Edited by Paul Collins
Ford Street Publishing (2012)
Reviewed by Tehani Wessely
Trust Me Too is the second of the Ford Street cross-genre short story anthologies for young people. Featuring around fifty stories (and some poems and graphica), this is a pretty hefty book, but as almost all the pieces are quite short, it’s not too much to handle.
For the most part, I enjoyed almost every story in this quite long collection. Interestingly, I think it doesn’t actually target a particular age group exactly. It doesn’t quite fit as middle grade, as some of the material is quite mature, but for the opposite reason, I wouldn’t put it as straight YA either. Instead, it very much straddles upper primary into secondary, which is clever marketing if the publisher is targeting school libraries!
There are a number of “tie-in” short stories here – I caught works that match the novel worlds of Isobelle Carmody, Sean Williams, Paul Collins and George Ivanoff, although there may have been others. None of these would require prior knowledge of the worlds the stories spring from, but this did add an extra fillip of fun to discovery.
Many of the works included weren’t, for me, true short stories – while not badly written, a number of the pieces were character studies, mood pieces, vignettes, or extended jokes. I think that’s okay for the age group, but it didn’t work for me as an adult reader. It would be crazy to try to look at each story individually, but I’d like to mention a few of my favourites.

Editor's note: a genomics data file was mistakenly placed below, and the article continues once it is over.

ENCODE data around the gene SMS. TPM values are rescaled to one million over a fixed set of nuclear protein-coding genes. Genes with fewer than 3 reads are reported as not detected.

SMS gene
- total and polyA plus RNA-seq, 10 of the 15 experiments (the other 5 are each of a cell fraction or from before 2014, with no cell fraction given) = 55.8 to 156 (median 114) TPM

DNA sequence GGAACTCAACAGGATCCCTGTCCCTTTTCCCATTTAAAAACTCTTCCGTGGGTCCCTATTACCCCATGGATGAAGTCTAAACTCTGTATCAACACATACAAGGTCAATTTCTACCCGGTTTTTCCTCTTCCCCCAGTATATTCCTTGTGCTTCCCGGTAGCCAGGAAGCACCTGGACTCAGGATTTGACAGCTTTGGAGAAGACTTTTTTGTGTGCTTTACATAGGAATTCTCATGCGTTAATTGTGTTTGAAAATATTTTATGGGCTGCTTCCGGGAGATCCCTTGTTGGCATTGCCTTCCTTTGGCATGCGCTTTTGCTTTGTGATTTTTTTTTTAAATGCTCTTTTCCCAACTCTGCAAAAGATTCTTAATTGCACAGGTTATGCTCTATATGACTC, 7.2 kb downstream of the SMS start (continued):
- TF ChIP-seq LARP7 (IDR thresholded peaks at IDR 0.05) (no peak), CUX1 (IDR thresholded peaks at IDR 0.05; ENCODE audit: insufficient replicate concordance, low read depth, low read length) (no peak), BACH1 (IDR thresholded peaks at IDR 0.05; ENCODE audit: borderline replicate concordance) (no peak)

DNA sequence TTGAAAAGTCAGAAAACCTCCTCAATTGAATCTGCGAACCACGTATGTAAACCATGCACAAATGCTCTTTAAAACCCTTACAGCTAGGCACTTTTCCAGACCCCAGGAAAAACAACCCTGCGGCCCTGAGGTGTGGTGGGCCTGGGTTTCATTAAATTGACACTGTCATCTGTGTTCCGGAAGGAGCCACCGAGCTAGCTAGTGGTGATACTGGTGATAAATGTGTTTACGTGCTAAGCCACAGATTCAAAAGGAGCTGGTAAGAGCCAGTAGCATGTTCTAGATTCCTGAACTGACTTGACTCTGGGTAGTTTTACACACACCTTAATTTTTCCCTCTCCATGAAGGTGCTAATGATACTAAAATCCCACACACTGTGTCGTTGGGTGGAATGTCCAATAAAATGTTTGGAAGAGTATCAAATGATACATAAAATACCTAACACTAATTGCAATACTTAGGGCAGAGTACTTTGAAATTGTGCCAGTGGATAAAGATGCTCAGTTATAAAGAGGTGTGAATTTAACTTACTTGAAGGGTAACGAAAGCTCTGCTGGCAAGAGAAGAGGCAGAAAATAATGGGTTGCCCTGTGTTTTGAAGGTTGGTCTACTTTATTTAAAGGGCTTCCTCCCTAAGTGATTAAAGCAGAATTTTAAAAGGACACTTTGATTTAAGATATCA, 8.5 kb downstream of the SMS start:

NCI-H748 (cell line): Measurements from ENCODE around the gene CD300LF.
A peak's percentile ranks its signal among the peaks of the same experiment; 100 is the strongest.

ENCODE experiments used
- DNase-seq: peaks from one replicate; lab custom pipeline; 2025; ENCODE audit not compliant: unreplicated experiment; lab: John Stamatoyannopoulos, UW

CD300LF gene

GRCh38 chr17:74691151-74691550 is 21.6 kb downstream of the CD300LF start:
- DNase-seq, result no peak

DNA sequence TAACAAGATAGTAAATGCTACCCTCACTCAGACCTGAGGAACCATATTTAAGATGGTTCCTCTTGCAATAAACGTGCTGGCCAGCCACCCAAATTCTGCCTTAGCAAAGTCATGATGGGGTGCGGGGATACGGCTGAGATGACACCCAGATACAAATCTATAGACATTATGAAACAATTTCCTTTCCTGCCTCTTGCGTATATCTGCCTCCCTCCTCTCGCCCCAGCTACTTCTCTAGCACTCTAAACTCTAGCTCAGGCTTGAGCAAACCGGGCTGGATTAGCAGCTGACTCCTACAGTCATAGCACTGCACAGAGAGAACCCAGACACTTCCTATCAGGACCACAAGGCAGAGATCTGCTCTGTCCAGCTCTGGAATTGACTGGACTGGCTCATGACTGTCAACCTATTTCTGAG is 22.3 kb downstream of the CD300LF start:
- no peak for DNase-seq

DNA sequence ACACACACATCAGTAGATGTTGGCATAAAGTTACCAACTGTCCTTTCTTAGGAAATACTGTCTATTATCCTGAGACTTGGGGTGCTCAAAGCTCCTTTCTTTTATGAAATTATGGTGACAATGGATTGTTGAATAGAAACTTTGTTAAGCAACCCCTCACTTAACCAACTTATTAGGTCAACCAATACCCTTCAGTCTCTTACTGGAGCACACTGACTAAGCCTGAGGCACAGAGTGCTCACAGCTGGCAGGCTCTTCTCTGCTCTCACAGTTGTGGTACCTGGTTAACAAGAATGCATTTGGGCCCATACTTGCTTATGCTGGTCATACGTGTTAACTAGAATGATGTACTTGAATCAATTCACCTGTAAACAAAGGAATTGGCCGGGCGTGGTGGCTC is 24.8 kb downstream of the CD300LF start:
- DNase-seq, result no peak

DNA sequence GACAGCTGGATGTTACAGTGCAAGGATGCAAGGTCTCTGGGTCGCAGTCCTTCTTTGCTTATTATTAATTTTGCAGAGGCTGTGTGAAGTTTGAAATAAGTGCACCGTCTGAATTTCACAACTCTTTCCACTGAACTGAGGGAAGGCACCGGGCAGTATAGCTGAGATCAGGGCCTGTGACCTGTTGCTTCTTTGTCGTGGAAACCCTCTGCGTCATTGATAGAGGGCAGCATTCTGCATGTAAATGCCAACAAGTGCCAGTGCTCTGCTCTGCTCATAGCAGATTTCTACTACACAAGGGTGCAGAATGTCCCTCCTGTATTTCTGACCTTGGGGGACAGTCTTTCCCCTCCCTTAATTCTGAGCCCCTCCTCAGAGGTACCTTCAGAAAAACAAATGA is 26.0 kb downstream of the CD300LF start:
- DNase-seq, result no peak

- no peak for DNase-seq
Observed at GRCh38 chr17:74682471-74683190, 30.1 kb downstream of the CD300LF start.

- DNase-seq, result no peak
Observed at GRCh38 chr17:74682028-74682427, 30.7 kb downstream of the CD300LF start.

“Rats” by Jack Heath was one of the stories included that tipped over from middle grade to definite YA in content – creepy and quite scary, this one was altogether rather nasty!
While not a new idea, “The Night Swimmer” by Kirsty Murray was another creepy inclusion that worked really well. I liked the underlying message of sibling affection that ran in the story.
“Stilled Lifes x 11” by Justin D’Ath was one piece that made me really want to go out and read more by the author – I’ve certainly seen D’Ath on the shelves, but hadn’t tried his work. This clever and engaging story really appealed, despite the devastating ending.
I enjoyed many of the tie-in stories to larger universes (some of which I’ve only cursorily dipped into before) – the Isobelle Carmody Obernewtyn prequel story, Sean Williams’ Broken Lands piece and George Ivanoff’s Gamer’s series work were all interesting to read, and while I am always a bit wary when editors include their own story in an anthology, Paul Collins’ Jelindel story was good too.
Altogether, Trust Me Too is an extensive collection that includes many of Australia’s top authors, and which will, no doubt, do well in school libraries.